Ongoing research on dissolution processes within rising gas-bubble plumes at various hydrocarbon vent sites suggests that the bubbles can induce an upwelling flow (vup) by transferring momentum to the surrounding fluids [McDougall, 1978; Leifer et al., 2000; Leifer and Judd, 2002; Leifer and Patro, 2002]. As the bubbles rise in the water column, bubble size decreases (as long as the rate of dissolution overcomes the rate at which the bubble size increases owing to the hydrostatic pressure decrease). As bubble size decreases, vup decreases to zero and the remaining gas phase is “deposited” in the water column at that depth. This process was termed “bubble deposition” by Leifer and Judd . The depth of maximum deposition strongly depends on the release radii of the bubbles, the seabed depth, the vertical velocity, and the hydrostatic pressure. Further, it will be altered by the gas-hydrate skin which armors the rising bubbles through the GHSZ and decreases the dissolution rate [Rehder et al., 2002b]. Heeschen et al.  observed that acoustic images of bubble plumes at Hydrate Ridge vanished just above the GHSZ at water depths of 460 to 500 m. The depths of dissolved methane maxima above Hydrate Ridge, however, show that the maximum deposition depths are still within the GHSZ. The multiple peaks in methane concentration observed at Hydrate Ridge vent sites (Figure 2c) may relate to varying release radii or bubble plume input density. At NHR, there are at least three separate gas vents, further complicating the character of the vent plume.
 The variability of the gas venting activity at NHR has been well documented with video [Torres et al., 2002; K. Nakamura, National Institute of Advanced Industrial Sciences and Technology, Japan, personal communication, 2002]. These observations demonstrate significant tidal components superimposed on gas venting activity at NHR. At SHR, where continuous video observations are lacking, our repeated hydrocasts suggest no tidal variations in the CH4 concentrations (Figure 3). If all CH4 maxima (>100 nmol L−1) above NHR and SHR are compared to the tidal cycle, a correlation between low tide and highest CH4 concentrations is found at NHR, but not at SHR. The contrasting behavior may relate to the different sub-bottom depths of the methane gas reservoirs, different sub-surface structures, or mechanisms triggering the gas venting. At NHR, deep faults reach below the relatively shallow BSR into areas of free methane gas [MacKay et al., 1994; Westbrook et al., 1994]. Changes in hydrostatic pressure with the tides may directly affect the movement and release of this gas. At SHR, the connection to the deeper BSR is more complex. Shallower faults, combined with a system of lithologically-controlled permeability variations in the sediment, were recently described as possible fluid and gas pathways at SHR [Tréhu et al., 2004]. Gas hydrate dynamics or changes in gas pressure might control the gas release [Suess et al., 1999; Tryon et al., 1999].
3.1.2. Other Submarine Features of the Accretionary Complex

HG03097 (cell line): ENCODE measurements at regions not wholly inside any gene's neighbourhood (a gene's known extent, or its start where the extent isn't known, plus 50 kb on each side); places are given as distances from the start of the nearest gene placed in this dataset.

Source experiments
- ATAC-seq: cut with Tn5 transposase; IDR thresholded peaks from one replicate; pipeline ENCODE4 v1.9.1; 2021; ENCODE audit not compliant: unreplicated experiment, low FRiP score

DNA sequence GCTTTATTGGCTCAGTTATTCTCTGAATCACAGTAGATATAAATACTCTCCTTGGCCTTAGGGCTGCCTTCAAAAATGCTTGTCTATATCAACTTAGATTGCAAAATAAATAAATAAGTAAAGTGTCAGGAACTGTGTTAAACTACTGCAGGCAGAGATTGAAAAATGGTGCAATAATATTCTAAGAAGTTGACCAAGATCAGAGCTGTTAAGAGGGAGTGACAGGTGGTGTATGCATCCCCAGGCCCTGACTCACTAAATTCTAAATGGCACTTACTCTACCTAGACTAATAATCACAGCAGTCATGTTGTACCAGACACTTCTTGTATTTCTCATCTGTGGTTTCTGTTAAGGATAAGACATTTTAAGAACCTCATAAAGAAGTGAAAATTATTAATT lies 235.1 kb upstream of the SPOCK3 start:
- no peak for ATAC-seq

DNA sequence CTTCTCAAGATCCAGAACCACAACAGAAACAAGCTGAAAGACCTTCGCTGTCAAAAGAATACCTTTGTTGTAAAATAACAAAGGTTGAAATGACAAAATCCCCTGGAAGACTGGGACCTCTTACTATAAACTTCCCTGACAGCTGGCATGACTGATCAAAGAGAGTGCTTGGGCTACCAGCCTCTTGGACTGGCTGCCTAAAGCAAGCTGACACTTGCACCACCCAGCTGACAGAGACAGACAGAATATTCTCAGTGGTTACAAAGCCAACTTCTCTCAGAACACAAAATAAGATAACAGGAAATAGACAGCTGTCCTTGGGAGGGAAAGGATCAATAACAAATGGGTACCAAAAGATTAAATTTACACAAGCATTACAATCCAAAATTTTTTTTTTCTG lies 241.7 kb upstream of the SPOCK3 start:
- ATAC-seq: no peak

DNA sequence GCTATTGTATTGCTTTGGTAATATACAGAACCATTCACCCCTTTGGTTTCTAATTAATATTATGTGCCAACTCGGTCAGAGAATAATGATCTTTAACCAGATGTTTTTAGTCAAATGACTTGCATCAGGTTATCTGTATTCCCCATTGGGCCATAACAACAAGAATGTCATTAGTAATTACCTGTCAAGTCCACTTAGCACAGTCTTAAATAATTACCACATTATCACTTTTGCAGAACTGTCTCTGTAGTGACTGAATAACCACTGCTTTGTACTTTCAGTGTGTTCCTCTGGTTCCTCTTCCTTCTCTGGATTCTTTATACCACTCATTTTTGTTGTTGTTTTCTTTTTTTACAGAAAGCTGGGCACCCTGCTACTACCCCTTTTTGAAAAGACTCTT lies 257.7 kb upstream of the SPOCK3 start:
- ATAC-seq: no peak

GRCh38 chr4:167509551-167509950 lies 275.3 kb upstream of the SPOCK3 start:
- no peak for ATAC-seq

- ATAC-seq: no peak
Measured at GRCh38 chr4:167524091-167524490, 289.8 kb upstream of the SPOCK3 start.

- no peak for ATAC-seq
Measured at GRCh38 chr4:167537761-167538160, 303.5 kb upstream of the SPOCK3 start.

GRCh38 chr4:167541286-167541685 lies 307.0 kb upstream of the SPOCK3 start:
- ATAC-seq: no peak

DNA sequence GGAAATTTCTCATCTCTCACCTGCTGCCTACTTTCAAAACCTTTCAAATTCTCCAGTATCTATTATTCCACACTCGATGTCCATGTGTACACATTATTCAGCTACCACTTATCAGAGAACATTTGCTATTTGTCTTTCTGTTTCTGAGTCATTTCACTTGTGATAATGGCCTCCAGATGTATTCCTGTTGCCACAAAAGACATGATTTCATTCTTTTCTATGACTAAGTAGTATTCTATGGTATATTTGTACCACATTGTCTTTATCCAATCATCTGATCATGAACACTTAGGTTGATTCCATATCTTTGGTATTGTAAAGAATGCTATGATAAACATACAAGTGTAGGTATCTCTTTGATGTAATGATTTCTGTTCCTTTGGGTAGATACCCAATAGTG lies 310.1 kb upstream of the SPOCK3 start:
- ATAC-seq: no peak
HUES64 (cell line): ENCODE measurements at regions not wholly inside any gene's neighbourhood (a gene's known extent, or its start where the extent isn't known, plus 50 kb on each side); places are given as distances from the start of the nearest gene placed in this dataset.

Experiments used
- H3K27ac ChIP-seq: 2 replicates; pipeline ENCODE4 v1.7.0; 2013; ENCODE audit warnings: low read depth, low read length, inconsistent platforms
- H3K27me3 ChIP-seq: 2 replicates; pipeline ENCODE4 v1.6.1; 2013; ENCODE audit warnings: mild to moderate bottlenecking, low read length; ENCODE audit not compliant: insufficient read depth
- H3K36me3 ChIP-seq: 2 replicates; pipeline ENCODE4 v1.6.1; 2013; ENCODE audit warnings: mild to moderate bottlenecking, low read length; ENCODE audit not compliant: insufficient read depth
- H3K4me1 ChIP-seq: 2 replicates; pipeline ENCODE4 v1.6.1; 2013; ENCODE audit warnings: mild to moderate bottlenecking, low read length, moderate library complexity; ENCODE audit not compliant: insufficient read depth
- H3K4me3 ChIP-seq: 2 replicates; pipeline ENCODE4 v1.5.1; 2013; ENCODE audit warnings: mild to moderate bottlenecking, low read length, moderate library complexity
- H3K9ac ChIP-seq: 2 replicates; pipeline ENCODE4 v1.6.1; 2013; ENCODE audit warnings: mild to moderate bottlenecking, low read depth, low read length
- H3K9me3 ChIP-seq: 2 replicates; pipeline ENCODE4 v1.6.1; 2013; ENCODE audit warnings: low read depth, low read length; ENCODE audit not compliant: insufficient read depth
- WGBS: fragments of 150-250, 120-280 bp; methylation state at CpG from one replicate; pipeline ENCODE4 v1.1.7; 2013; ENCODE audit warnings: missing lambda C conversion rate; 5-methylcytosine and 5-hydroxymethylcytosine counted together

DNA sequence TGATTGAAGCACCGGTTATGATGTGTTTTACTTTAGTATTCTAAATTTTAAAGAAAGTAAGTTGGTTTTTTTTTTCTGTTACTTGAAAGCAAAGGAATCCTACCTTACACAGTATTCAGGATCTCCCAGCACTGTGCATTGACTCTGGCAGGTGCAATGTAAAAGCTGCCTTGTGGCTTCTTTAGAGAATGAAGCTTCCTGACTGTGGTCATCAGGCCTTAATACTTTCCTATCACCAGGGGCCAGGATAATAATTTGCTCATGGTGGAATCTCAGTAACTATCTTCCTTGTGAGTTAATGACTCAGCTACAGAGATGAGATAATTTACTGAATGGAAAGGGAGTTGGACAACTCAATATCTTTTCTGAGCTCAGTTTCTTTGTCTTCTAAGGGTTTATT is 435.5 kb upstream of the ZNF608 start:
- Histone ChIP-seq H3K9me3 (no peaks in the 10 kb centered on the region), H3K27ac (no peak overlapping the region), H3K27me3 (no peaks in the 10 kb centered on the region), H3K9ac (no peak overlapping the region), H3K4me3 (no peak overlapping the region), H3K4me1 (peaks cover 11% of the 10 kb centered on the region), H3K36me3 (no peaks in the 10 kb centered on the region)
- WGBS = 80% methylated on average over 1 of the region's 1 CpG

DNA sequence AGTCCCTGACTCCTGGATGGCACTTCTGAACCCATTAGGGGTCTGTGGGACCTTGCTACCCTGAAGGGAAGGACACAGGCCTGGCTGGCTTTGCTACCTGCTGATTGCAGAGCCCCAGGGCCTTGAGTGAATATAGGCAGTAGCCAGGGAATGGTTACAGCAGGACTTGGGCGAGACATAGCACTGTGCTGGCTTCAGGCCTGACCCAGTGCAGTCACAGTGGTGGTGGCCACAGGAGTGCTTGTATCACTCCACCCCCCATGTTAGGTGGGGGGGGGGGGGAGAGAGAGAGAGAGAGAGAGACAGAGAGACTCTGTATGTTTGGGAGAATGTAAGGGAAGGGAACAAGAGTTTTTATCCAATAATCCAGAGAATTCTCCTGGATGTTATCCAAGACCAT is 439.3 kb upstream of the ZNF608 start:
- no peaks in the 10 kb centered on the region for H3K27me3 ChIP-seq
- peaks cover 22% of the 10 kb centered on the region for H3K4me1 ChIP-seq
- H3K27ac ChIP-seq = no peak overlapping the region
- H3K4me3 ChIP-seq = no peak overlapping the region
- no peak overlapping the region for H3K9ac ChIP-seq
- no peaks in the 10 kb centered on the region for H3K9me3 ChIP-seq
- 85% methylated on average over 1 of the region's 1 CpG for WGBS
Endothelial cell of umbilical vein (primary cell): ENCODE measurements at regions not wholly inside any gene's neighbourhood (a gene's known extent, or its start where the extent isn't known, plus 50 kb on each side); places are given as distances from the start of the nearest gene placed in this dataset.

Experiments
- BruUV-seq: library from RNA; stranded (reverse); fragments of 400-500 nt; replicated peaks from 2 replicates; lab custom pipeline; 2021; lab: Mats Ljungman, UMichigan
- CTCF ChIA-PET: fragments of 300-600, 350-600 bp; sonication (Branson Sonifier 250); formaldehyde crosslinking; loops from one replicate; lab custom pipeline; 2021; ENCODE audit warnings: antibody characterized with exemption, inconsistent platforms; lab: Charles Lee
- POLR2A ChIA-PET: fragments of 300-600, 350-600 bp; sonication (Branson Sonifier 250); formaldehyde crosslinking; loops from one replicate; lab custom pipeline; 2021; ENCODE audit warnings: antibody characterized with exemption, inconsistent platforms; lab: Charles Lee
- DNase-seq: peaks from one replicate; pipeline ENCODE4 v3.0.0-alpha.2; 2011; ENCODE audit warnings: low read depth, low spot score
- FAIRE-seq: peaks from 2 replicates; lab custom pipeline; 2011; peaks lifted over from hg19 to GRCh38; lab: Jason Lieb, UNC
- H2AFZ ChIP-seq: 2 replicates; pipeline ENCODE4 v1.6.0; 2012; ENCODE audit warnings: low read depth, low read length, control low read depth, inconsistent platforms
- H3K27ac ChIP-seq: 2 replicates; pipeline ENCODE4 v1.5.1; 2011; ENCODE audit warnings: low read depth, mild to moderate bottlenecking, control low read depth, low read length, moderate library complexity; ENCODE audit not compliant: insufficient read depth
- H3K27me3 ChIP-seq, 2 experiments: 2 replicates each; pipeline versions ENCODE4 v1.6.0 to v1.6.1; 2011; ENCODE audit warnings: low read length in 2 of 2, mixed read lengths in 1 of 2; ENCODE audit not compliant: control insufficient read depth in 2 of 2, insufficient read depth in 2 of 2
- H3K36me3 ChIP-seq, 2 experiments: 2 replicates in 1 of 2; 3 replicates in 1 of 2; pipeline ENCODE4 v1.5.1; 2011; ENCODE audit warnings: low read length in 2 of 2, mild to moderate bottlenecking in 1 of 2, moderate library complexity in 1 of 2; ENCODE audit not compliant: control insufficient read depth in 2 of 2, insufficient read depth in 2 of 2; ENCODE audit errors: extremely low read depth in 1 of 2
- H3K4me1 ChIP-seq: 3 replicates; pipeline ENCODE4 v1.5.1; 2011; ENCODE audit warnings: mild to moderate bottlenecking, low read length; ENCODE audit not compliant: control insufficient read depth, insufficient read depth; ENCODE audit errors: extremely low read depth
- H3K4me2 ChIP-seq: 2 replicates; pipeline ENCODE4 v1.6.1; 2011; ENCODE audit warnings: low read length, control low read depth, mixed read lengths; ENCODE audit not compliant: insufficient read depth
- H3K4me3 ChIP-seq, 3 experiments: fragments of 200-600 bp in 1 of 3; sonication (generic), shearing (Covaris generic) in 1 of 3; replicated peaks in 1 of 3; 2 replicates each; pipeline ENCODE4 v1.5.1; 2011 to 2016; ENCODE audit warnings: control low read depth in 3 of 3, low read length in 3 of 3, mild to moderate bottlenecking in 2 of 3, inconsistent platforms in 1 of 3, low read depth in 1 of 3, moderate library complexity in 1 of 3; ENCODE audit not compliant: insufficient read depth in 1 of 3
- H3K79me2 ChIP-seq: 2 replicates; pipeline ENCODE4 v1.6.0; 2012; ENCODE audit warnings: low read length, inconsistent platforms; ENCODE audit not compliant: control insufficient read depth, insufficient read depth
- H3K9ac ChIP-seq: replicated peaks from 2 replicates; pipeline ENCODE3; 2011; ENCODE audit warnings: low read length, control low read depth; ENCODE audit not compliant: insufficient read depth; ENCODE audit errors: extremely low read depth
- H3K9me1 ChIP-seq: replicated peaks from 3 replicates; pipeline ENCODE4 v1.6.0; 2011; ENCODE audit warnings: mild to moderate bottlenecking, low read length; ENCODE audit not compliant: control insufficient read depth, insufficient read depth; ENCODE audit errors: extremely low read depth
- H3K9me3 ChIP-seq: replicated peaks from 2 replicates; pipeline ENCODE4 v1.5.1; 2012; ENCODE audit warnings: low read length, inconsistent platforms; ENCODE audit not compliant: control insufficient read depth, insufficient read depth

In addition to the data from HR, hydrographic studies were undertaken at four other distinct submarine features: SE-Knoll, NW-Knoll, the BSR-Outcrop to the north at 500 m depth [Tréhu et al., 1995], and a mound-like structure to the south, called “Southern Temple” (Figures 1 and 10). All of these features proved to be active methane sources (Figure 4). The CH4 profiles near the summit of SE-Knoll resemble those of the Hydrate Ridge vent sites and suggest active methane gas venting. However, CH4 maxima observed at SE-Knoll were 2 orders of magnitude lower than at HR. The profiles above NW-Knoll and the BSR outcrop had maximum CH4 concentrations in the samples closest to the seafloor (11 nmol L−1). These were probably caused by venting of methane-laden fluids. At Southern Temple, elevated CH4 concentrations (up to 12 nmol L−1) were spread over 80 m of the water column above the mound, suggesting a weak bubble ebullition or strong fluid flow and enhanced vertical mixing, which is common in this area.
3.1.3. Regional Methane Distribution
 The cold-seep sources discussed above introduce methane into the complex California Current environment. The variable current regime coupled with the temporal variability of the venting prevents the formation of down-current CH4 plumes. Instead, methane is more widely dispersed and its distribution is further altered by offshore transport from shelf and upper slope sources (Figure 5). In order to better constrain these methane inputs over larger spatial scales, a series of hydrographic sections was collected across the Cascadia Margin. These sections were located in an attempt to constrain the fluxes from NHR (SO-1 and -2) and SHR (SO-3 and -4) as well as the full margin section and shelf/slope sources (NH-1, NH-2, SO-5, WA-1) (Figure 1).
 The CH4 concentrations in the water column rapidly decline with lateral distance from the vent sites at NHR and SHR (Figure 5). At distances of 1–3 km from these vents, maximum CH4 concentrations did not exceed 40 nmol L−1 and were not preferentially higher in any direction away from the vents (Figures 5a–5d). In hydrographic sections obtained further north (NH-1) and south (NH-2) of HR (Figures 5e and 5f), CH4 concentrations were already less than 8 nmol L−1.